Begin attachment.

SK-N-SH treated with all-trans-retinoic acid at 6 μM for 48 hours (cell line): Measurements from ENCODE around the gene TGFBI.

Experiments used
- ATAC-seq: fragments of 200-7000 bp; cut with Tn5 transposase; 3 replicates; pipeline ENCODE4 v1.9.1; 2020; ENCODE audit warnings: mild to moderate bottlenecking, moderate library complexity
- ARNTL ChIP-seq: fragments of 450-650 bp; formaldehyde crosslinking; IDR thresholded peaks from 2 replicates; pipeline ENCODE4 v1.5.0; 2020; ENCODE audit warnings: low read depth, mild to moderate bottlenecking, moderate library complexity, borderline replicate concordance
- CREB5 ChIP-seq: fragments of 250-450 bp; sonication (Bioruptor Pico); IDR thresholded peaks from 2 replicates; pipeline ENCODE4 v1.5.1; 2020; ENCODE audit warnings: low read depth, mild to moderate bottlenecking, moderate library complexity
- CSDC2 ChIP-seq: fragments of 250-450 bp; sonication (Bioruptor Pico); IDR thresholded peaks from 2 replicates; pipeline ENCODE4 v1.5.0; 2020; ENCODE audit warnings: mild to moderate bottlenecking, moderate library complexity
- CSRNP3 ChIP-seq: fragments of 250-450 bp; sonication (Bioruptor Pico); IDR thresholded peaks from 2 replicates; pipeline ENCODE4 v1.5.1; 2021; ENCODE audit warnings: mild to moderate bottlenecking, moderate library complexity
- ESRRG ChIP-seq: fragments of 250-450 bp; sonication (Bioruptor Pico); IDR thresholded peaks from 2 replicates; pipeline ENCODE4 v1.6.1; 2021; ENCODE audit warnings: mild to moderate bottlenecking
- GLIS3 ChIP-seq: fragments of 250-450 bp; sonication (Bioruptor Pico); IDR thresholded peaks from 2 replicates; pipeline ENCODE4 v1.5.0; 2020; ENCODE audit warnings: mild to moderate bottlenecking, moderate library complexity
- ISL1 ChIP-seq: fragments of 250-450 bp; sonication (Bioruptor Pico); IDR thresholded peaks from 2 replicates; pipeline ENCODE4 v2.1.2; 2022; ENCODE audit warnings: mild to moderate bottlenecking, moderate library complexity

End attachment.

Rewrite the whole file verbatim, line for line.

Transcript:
SK-N-SH treated with all-trans-retinoic acid at 6 μM for 48 hours (cell line): Measurements from ENCODE around the gene TGFBI.

Experiments used
- ATAC-seq: fragments of 200-7000 bp; cut with Tn5 transposase; 3 replicates; pipeline ENCODE4 v1.9.1; 2020; ENCODE audit warnings: mild to moderate bottlenecking, moderate library complexity
- ARNTL ChIP-seq: fragments of 450-650 bp; formaldehyde crosslinking; IDR thresholded peaks from 2 replicates; pipeline ENCODE4 v1.5.0; 2020; ENCODE audit warnings: low read depth, mild to moderate bottlenecking, moderate library complexity, borderline replicate concordance
- CREB5 ChIP-seq: fragments of 250-450 bp; sonication (Bioruptor Pico); IDR thresholded peaks from 2 replicates; pipeline ENCODE4 v1.5.1; 2020; ENCODE audit warnings: low read depth, mild to moderate bottlenecking, moderate library complexity
- CSDC2 ChIP-seq: fragments of 250-450 bp; sonication (Bioruptor Pico); IDR thresholded peaks from 2 replicates; pipeline ENCODE4 v1.5.0; 2020; ENCODE audit warnings: mild to moderate bottlenecking, moderate library complexity
- CSRNP3 ChIP-seq: fragments of 250-450 bp; sonication (Bioruptor Pico); IDR thresholded peaks from 2 replicates; pipeline ENCODE4 v1.5.1; 2021; ENCODE audit warnings: mild to moderate bottlenecking, moderate library complexity
- ESRRG ChIP-seq: fragments of 250-450 bp; sonication (Bioruptor Pico); IDR thresholded peaks from 2 replicates; pipeline ENCODE4 v1.6.1; 2021; ENCODE audit warnings: mild to moderate bottlenecking
- GLIS3 ChIP-seq: fragments of 250-450 bp; sonication (Bioruptor Pico); IDR thresholded peaks from 2 replicates; pipeline ENCODE4 v1.5.0; 2020; ENCODE audit warnings: mild to moderate bottlenecking, moderate library complexity
- ISL1 ChIP-seq: fragments of 250-450 bp; sonication (Bioruptor Pico); IDR thresholded peaks from 2 replicates; pipeline ENCODE4 v2.1.2; 2022; ENCODE audit warnings: mild to moderate bottlenecking, moderate library complexity